I must take exception to his remarks which, though true in some situations, are untrue in sport.
The reason is the structure of the rules of sport.
Take football for instance. There can be only 1 winner, by definition. Ergo, are all the losers cowards? ... unmanly whiners? He said he came in second twice and did not like it and never wanted to experience it again.
Should those who do not win bow their heads in shame?
His speech is inspiring (superficially) because it speaks of not compromising one's integrity, of remaining true to one's objectives and eventually coming out on top. But it lacks the content to support such claims. They do not transfer to sporting contests because a limit is placed on the number of winners - namely, ONE.
Do you see why this would apply to raising your family? ... in business? ... trying to educate oneself?
Why?The difference is the absence of a logical limit on how many can win. If becoming successful in business were allowed but one winner ... we should see only Bill Gates as being successful and everyone else as inadequate.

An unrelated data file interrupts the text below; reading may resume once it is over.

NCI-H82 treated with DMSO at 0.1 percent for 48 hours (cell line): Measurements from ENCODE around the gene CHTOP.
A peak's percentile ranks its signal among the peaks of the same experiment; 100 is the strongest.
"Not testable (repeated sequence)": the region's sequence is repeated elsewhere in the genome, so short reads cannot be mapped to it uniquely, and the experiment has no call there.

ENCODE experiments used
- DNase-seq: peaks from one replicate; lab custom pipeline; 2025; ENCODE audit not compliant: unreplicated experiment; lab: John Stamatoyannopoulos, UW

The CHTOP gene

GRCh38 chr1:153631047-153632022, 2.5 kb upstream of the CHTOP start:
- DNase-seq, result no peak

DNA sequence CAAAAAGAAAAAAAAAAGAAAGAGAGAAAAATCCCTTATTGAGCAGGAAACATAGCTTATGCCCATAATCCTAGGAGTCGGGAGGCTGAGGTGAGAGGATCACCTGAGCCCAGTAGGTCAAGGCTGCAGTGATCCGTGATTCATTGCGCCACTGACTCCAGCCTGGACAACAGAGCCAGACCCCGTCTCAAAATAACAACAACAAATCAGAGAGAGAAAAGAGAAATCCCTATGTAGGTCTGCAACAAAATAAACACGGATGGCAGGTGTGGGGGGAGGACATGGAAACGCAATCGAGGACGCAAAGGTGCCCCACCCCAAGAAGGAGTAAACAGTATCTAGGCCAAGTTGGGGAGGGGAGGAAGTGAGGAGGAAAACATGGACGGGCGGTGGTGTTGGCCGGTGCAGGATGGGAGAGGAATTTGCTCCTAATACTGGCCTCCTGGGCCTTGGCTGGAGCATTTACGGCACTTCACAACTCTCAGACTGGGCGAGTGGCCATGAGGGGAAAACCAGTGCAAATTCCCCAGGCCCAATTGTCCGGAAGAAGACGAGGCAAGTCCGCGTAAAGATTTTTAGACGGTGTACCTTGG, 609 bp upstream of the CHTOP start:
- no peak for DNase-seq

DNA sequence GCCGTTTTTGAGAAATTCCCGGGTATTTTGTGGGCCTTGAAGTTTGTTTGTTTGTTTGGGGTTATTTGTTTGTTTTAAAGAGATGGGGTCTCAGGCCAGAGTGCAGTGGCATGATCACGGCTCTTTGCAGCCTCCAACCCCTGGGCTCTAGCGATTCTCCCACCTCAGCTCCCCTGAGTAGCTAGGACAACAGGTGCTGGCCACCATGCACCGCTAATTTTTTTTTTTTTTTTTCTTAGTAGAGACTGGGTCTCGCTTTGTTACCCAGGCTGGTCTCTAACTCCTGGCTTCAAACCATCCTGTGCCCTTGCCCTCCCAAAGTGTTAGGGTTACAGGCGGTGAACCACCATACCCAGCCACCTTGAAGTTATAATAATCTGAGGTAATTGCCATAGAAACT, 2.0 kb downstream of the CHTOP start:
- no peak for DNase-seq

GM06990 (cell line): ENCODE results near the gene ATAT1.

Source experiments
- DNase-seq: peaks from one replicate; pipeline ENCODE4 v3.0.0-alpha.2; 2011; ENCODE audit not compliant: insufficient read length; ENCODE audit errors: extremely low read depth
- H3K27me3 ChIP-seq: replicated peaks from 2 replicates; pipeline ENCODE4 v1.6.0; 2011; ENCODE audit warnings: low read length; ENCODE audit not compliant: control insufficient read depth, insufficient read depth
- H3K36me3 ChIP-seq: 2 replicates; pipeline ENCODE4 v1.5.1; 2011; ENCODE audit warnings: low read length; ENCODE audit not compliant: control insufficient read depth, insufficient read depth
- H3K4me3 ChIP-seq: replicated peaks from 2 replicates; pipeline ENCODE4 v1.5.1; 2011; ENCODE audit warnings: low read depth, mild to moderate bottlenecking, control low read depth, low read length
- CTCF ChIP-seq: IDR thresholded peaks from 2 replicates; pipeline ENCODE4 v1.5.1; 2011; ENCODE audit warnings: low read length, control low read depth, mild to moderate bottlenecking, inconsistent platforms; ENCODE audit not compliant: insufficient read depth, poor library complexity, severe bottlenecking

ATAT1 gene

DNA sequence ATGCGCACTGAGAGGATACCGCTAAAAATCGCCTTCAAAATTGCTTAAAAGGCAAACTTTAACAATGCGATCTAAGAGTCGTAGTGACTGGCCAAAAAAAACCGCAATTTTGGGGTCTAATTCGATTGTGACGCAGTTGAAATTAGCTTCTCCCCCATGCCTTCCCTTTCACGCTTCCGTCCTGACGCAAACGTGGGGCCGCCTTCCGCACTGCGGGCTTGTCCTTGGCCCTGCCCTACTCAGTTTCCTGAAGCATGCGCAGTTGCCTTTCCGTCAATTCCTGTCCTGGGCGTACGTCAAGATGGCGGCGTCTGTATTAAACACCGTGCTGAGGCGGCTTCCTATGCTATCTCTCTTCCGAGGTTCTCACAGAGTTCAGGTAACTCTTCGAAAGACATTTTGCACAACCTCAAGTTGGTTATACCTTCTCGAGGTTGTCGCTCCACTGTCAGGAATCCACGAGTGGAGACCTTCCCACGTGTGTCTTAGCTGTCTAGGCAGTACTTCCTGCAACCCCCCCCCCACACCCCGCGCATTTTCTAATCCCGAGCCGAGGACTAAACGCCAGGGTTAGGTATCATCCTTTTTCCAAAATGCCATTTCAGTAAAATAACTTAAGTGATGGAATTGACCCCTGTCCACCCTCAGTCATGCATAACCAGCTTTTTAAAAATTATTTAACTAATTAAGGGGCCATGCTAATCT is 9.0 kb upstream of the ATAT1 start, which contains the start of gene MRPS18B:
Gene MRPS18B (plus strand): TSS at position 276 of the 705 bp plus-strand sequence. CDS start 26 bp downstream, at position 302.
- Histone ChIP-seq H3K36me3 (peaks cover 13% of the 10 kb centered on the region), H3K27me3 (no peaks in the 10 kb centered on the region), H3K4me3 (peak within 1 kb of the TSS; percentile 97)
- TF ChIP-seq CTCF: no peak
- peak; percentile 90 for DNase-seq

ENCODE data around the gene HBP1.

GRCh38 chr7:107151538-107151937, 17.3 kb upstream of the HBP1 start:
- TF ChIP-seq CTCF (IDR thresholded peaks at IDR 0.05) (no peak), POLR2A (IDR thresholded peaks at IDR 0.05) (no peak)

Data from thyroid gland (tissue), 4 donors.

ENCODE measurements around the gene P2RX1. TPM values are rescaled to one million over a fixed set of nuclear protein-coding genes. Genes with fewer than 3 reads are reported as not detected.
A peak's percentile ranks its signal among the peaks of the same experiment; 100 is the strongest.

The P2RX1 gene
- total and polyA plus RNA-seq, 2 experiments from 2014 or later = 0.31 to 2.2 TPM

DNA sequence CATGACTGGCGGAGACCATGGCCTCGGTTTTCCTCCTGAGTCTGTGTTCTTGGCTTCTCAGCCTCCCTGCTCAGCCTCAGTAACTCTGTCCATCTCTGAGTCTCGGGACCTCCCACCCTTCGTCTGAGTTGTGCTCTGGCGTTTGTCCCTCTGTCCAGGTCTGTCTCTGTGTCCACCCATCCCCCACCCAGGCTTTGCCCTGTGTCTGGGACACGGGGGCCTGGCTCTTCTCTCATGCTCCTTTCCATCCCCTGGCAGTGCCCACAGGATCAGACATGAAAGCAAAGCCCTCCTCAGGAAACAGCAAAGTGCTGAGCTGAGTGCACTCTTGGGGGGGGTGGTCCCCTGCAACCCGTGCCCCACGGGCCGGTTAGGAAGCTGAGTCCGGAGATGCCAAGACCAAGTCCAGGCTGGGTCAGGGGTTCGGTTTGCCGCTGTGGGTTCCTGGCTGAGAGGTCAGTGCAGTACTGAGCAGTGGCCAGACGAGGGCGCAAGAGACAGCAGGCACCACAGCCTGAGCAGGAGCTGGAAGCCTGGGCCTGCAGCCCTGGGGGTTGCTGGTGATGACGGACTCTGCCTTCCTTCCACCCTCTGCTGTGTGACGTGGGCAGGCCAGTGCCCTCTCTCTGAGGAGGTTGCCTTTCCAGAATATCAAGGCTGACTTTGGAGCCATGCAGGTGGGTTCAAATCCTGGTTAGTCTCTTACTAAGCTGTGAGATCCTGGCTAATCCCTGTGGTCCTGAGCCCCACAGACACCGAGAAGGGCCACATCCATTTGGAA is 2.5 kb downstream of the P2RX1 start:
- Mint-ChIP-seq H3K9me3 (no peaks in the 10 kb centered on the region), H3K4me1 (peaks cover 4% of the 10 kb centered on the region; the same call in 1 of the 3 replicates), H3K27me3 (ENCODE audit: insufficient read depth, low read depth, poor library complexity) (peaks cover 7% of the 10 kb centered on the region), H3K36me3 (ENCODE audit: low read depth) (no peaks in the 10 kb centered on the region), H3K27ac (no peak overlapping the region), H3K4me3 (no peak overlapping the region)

For winning and losing, these are the actual, general rules:
I am particularly appalled by the use of sports figures as "role models" because they are typically mindless, vain, besotted and used up by age 25. A "jock" is more often than not a crybaby (or sodden fop - with earrings now, no less) not a paragon of quiet, manly toughness.
"No amount of training in sports builds character."
When I was in high school I was not allowed to play football (minor medical). At the homecoming game (which was lost), the players were actually crying on the sidelines - uncontrollably - evoking in me silent thanks for being saved the humiliation of being seen in their company.
If you really want to be a better men,
Try the army.When friends came back from Vietnam, they actually seemed to be better people than when they left - greater confidence, less need to 'show off', just quietly 'in charge' or their own existence.